2. The location will appear on the modern-day map. The old maps that match the location will appear in the column on the right, prioritized starting with the map that most closely matches what you searched.
  3. Below the modern-day map, move the time slider levers to narrow in on the desired time frame.
  4. Note that the old maps in the results column will change based on the specified time frame.
  5. Broaden the location if desired by zooming out a bit on the modern-day map. Note that the results list will change as you zoom.
  6. Hover your mouse over a map in the results list and notice that a reddish-brown box will appear the selected map and will also appear on the modern-day map. This indicates the area of the map that the old map covers. This will aid you in selecting the map that will suit your needs.
  7. Click a map from the results list and it will open in a new browser tab, although some maps will appear as an overlay on the modern-day map. In that case, click the Luna Viewer button to go to the page where the map can be downloaded.

How to Compare Modern-day Maps with Old Maps

Whether you have found the map by searching with the Luna Viewer or the MapRank Search you will eventually find yourself on the page where the single map is displayed. On the left is the source information.

In the upper right corner of the screen click the View in GeoReferencer button. You will be taken to a page where you can view the old map overlayed on the modern-day map. In the upper right corner move the slider to make the old map transparent so that you can compare between the two maps.

Recap: Comparing the Two Best Search Tools at DavidRumsey.com

Luna Viewer:
– 100,000 maps
– Search, then refine
– Sometimes glitchy interface

MapRank Search:
– 6000+ maps
– More control with time slider & map
– Map results list ranked by closest coverage

Live Chat Q&A: Answers to Your Questions About David Rumsey Maps

One of the advantages of tuning into the live broadcast of each Elevenses with Lisa show is participating in the Live Chat and asking your questions.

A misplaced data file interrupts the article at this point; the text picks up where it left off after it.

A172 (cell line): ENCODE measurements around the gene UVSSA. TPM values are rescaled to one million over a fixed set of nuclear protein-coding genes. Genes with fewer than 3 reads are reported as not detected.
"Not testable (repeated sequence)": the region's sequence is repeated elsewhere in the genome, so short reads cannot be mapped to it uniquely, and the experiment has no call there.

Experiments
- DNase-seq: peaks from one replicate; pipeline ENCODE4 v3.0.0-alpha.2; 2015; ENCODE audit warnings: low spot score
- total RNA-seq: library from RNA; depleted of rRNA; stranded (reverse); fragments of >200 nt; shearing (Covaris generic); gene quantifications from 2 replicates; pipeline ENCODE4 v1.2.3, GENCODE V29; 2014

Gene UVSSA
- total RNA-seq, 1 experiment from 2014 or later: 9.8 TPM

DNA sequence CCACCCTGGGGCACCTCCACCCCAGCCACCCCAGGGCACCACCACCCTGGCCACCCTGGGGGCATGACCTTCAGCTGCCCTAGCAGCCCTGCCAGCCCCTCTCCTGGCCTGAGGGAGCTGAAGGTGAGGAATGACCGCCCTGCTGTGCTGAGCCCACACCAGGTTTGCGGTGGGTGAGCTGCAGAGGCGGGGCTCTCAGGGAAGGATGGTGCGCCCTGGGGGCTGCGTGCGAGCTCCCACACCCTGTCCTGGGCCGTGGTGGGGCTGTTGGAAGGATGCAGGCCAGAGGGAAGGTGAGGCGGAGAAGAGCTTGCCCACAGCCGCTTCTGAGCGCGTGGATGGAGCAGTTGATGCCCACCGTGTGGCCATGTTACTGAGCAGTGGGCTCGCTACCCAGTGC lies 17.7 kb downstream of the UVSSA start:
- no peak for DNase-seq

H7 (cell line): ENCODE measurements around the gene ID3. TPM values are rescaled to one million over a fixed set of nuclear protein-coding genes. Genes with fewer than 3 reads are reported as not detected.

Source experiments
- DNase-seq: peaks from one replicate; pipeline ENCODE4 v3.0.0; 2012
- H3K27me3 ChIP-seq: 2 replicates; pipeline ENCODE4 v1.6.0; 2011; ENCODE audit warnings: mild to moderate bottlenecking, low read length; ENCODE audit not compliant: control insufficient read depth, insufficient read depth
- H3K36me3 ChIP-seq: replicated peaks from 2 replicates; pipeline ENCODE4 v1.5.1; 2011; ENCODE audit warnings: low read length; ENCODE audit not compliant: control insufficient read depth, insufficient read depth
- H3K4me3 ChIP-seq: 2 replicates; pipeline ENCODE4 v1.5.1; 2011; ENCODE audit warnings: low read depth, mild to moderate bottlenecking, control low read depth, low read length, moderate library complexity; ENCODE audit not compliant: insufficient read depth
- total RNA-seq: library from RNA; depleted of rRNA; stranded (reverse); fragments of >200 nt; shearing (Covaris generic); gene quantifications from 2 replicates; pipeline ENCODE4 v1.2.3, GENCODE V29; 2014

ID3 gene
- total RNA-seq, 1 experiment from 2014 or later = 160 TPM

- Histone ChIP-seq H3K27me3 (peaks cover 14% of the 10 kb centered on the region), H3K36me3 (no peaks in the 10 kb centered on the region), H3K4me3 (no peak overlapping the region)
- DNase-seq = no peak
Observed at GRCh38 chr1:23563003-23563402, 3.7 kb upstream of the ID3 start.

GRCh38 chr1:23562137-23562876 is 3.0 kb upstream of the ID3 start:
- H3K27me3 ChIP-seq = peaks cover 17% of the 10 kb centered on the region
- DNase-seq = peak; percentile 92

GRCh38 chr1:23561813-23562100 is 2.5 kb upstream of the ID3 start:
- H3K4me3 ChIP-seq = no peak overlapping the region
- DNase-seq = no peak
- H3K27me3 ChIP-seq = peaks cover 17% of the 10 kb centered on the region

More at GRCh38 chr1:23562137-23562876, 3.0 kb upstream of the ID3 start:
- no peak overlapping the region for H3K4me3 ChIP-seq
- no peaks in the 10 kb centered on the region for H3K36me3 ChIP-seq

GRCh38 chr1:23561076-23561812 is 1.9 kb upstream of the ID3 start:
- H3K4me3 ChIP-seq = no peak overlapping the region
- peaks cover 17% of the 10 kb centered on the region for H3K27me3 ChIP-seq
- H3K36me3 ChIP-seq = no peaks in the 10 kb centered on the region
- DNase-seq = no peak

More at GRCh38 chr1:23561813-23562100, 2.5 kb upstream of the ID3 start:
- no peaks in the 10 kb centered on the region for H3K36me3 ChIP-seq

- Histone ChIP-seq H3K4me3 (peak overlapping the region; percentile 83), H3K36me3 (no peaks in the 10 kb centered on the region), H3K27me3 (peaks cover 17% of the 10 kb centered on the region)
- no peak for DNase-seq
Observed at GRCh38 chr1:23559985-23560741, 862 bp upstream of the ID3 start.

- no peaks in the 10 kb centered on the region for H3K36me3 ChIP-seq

From Megan: What is the difference between Google Earth and My Maps?
From Lisa: Google Earth is a free software download. This is where I create what I call family history tours. They are a collection of data points and media that come together as a research tool and storytelling tool. My Maps are created in Google Maps. I prefer creating in Google Earth because it offers more tools and options, and it’s where I keep all my mapping work. 

From Gwynn: Heard in the past Java Client might have security holes has this been fixed?
From Lisa: Read more about the latest on Java Client at the website’s FAQ page

From GeneBuds: Must set up account to use Luna Viewer?
From Lisa: No, you don’t have to have an account to use the Luna Viewer. “Registering for an account allows you to save your work and preferences, search external media, create Media Groups and Presentations, customize your settings, create annotations, and upload your own content.” As I mentioned in the video, I prefer to do all my work in Google Earth. 

From Gwynn: Sanborn Fire Maps: Where do I find the Key to the symbols? Are they the same from year to year or do they change?
From Lisa: Here’s the main resource page for Sanborn maps at the Library of Congress. You will find specific information about interpreting the maps including Keys and Colors here.

From Karen: ​If you are specifically looking for plat maps for our US farmers would you put the word plat in the search field?
From Lisa: I would use the Advanced Search and enter the word plat in the “Find all these words” box. Click the plus sign to add an additional “Find all these words” field and type in the name of the location. If that doesn’t deliver the desired result, omit the location and just search on the word plant. Then, on the results page, go to the Refine column and under Where click More. Then you have a nice list to browse. You might spot a map that includes your location. TIP: When you find a result, be sure to check the Related number at the top of the page so that you didn’t miss any additional pages of the map. 

From Mark: Lisa and Bill, is the intro music something that you all wrote?
From Lisa and Bill: No, it’s by a talented musician named Dan Lebowitz. Our goal this year was to learn to play it ourselves 🙂 We’re glad you love it as much as we do!